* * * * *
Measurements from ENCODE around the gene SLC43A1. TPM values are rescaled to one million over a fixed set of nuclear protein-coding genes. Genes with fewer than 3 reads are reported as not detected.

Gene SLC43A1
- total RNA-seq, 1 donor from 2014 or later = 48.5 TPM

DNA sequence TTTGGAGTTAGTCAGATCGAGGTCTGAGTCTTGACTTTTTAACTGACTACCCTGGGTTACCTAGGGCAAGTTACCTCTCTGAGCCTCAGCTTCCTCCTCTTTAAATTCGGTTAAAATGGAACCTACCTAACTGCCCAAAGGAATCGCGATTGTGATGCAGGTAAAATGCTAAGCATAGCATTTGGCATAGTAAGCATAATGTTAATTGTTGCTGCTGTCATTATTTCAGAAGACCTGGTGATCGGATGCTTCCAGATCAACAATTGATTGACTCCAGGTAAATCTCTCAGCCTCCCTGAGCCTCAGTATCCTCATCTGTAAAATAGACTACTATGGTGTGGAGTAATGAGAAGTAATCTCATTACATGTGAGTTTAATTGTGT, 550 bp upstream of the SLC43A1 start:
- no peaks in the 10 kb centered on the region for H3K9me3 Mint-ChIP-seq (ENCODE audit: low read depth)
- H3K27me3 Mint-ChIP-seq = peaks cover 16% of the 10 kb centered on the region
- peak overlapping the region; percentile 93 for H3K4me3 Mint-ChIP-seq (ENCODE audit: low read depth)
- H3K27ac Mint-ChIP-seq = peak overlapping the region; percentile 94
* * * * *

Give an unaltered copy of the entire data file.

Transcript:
Measurements from ENCODE around the gene SLC43A1. TPM values are rescaled to one million over a fixed set of nuclear protein-coding genes. Genes with fewer than 3 reads are reported as not detected.

Gene SLC43A1
- total RNA-seq, 1 donor from 2014 or later = 48.5 TPM

DNA sequence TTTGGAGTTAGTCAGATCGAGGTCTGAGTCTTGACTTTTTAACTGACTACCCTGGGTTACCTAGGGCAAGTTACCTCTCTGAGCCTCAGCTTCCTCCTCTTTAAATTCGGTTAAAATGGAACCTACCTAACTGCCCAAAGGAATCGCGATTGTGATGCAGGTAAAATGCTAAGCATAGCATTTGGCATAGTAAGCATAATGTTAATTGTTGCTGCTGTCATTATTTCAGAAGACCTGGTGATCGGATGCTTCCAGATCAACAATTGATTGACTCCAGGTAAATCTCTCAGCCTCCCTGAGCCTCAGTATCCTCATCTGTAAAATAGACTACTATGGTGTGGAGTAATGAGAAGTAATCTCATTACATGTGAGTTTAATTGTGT, 550 bp upstream of the SLC43A1 start:
- no peaks in the 10 kb centered on the region for H3K9me3 Mint-ChIP-seq (ENCODE audit: low read depth)
- H3K27me3 Mint-ChIP-seq = peaks cover 16% of the 10 kb centered on the region
- peak overlapping the region; percentile 93 for H3K4me3 Mint-ChIP-seq (ENCODE audit: low read depth)
- H3K27ac Mint-ChIP-seq = peak overlapping the region; percentile 94